Quantifying Brand Experience Value

Kazuo Sonobe
Research & Development Dept., Nikkei Research Inc., Japan

INTRODUCTION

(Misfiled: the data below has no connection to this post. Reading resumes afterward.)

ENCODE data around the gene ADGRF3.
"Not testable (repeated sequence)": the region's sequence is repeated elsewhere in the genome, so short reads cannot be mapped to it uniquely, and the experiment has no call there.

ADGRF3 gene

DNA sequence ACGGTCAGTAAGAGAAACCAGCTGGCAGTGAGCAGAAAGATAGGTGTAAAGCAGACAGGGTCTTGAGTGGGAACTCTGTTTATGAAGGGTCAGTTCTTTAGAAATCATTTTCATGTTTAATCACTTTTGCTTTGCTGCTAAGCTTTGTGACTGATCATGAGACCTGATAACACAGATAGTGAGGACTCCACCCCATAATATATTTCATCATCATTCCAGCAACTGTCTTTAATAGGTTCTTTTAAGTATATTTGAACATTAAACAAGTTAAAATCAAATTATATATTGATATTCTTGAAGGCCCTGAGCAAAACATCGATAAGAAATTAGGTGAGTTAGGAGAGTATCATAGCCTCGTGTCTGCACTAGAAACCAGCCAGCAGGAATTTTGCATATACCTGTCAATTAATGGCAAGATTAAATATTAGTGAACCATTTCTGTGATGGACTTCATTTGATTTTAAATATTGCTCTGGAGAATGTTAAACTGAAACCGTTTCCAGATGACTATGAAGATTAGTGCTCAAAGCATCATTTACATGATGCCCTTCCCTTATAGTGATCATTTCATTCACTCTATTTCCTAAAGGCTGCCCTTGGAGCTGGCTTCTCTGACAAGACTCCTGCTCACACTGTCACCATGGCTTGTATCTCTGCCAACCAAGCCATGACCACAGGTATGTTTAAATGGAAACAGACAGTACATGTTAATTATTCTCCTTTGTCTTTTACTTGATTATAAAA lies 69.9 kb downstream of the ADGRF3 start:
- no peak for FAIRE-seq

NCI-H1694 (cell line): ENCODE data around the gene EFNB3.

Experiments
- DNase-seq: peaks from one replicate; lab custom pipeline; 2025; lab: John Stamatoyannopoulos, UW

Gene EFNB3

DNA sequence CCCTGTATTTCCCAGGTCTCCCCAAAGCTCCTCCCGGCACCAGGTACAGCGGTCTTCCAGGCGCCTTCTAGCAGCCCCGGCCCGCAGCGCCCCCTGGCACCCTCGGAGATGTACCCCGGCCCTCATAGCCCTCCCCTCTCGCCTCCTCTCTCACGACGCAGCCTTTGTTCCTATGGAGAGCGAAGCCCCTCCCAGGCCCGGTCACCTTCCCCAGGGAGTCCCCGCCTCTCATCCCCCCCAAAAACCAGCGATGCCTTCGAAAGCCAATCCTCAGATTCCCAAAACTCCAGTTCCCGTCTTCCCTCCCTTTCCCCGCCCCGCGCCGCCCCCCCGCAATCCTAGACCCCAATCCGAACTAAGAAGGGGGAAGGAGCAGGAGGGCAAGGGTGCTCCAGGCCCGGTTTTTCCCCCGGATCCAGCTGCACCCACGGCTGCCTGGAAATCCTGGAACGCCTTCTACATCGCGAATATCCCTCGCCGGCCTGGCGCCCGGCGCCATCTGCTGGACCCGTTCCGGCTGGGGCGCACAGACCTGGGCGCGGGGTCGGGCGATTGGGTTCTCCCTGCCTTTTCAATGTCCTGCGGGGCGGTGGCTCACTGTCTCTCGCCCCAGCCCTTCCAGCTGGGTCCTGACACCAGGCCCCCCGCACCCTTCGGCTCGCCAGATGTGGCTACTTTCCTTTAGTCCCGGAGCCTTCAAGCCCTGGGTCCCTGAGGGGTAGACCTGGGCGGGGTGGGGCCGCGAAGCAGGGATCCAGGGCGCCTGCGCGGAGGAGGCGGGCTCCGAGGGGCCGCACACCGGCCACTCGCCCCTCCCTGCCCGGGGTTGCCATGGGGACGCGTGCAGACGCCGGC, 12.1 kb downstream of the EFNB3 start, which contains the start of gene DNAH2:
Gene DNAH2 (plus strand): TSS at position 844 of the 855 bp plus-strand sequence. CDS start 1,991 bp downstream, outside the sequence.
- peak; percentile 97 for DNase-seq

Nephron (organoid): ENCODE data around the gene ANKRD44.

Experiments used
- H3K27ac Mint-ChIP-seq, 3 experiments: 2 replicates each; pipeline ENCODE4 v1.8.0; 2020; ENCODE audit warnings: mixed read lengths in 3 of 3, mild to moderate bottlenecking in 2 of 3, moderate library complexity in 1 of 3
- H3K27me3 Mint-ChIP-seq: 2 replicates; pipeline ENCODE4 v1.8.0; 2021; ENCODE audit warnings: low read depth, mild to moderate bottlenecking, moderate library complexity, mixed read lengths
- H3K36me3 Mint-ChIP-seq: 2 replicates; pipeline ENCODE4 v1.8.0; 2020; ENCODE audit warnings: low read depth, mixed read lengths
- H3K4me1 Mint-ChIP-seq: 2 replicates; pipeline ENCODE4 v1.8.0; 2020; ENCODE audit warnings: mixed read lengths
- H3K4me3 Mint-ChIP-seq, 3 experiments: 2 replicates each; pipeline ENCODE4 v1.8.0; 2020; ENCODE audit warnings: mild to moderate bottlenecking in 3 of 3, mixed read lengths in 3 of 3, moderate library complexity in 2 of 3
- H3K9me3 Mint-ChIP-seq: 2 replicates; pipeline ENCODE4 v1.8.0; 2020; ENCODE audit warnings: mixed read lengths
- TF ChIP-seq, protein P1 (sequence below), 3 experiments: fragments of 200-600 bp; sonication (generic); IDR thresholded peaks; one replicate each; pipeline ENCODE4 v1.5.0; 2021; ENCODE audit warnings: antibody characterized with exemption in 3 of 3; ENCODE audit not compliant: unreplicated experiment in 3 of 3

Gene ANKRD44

Until recently the concept of “experience” has been examined by philosophers including J. Locke, D. Hume and I. Kant. Currently, “experience” has also become a subject of interest in the areas of economics and marketing. A prominent example is a book produced by B. J. Pine and J. H. Gilmore, The Experience Economy, published in 1999 and in which they defined “experience” as the fourth “value” following “commodity,” “product” and “service.” Consumers do not merely consume products or services but also find value in the experience of the consumption. For example, take having coffee in a 5-star hotel, it provides not only product value as coffee but also an experience that consumers can enjoy with a fabulous atmosphere and theater-like setting during the time they order coffee and have finished it. As for the experience value of airline service, it is not just considered as a means of transportation but also as a setting to ease passengers' stress during a long trip and to leave them a memory of the trip. Bernd H. Schmitt asserts in his work Experiential Marketing (1999) that good functional features, benefit and quality are minimum conditions that customers require from products and services. And rather than just features and benefits, customers expect products and services that provide fun and comfortable experience that touch and inspire their mind, and therefore, a new marketing communication is needed that is different from traditional marketing approaches emphasizing features and benefits.